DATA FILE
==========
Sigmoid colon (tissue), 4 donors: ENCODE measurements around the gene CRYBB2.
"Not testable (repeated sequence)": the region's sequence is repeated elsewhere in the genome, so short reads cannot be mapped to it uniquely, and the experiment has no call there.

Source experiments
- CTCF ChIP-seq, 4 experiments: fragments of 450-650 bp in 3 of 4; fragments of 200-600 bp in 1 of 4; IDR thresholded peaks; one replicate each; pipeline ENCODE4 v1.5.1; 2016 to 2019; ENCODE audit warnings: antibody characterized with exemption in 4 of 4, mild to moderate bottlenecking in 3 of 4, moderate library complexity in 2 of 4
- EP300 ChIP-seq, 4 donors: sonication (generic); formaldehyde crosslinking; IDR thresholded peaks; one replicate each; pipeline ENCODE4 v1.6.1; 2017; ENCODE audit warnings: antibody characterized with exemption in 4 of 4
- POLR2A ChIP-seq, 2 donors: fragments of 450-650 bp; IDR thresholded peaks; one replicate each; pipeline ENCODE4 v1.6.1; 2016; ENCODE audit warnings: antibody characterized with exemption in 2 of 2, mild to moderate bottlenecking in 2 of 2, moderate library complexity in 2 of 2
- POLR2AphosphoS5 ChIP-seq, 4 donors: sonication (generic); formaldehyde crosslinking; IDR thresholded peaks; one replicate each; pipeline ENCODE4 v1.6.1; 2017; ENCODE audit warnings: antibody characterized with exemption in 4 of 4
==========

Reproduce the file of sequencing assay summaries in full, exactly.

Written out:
Sigmoid colon (tissue), 4 donors: ENCODE measurements around the gene CRYBB2.
"Not testable (repeated sequence)": the region's sequence is repeated elsewhere in the genome, so short reads cannot be mapped to it uniquely, and the experiment has no call there.

Source experiments
- CTCF ChIP-seq, 4 experiments: fragments of 450-650 bp in 3 of 4; fragments of 200-600 bp in 1 of 4; IDR thresholded peaks; one replicate each; pipeline ENCODE4 v1.5.1; 2016 to 2019; ENCODE audit warnings: antibody characterized with exemption in 4 of 4, mild to moderate bottlenecking in 3 of 4, moderate library complexity in 2 of 4
- EP300 ChIP-seq, 4 donors: sonication (generic); formaldehyde crosslinking; IDR thresholded peaks; one replicate each; pipeline ENCODE4 v1.6.1; 2017; ENCODE audit warnings: antibody characterized with exemption in 4 of 4
- POLR2A ChIP-seq, 2 donors: fragments of 450-650 bp; IDR thresholded peaks; one replicate each; pipeline ENCODE4 v1.6.1; 2016; ENCODE audit warnings: antibody characterized with exemption in 2 of 2, mild to moderate bottlenecking in 2 of 2, moderate library complexity in 2 of 2
- POLR2AphosphoS5 ChIP-seq, 4 donors: sonication (generic); formaldehyde crosslinking; IDR thresholded peaks; one replicate each; pipeline ENCODE4 v1.6.1; 2017; ENCODE audit warnings: antibody characterized with exemption in 4 of 4